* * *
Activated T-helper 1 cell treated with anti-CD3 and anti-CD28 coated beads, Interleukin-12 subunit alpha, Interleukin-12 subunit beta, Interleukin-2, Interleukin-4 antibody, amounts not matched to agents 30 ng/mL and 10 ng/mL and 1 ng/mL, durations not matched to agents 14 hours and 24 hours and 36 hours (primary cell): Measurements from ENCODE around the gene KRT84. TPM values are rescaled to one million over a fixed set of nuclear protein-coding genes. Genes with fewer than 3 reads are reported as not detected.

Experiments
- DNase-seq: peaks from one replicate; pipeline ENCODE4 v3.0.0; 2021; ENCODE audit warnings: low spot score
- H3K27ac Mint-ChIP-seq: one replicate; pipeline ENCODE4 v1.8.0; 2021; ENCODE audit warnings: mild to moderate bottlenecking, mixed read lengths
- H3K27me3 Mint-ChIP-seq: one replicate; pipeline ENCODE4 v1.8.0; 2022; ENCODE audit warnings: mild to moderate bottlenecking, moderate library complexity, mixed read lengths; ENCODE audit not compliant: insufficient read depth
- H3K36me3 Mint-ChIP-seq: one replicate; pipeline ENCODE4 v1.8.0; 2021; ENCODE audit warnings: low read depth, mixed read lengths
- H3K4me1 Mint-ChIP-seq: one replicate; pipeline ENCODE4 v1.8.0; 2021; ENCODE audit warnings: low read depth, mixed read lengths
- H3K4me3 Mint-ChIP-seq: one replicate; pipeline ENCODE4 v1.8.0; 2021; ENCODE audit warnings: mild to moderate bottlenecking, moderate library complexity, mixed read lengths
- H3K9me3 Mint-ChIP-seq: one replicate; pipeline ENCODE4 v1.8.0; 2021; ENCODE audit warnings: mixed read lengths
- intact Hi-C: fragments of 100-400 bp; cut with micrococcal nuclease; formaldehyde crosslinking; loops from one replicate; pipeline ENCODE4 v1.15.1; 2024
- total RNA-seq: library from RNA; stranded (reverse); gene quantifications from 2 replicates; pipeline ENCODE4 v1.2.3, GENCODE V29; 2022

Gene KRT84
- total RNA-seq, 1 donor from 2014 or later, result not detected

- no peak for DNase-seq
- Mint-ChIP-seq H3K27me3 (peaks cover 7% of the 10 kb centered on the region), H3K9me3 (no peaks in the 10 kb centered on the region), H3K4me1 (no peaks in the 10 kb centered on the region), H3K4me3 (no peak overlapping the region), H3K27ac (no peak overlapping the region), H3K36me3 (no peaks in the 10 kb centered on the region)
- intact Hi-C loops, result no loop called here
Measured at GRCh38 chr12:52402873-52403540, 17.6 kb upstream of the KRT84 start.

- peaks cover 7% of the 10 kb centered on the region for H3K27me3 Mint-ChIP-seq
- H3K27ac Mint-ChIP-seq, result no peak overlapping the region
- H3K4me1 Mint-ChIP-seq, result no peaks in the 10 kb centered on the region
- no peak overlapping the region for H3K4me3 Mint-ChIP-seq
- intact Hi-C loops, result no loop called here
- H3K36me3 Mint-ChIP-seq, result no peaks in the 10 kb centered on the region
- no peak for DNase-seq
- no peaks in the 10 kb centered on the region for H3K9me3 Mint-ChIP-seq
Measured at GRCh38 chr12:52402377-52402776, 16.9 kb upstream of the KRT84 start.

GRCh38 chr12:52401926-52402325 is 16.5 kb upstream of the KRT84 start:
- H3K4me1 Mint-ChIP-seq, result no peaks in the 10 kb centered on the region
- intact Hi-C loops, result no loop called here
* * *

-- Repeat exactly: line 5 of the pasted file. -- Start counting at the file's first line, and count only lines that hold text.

- H3K27me3 Mint-ChIP-seq: one replicate; pipeline ENCODE4 v1.8.0; 2022; ENCODE audit warnings: mild to moderate bottlenecking, moderate library complexity, mixed read lengths; ENCODE audit not compliant: insufficient read depth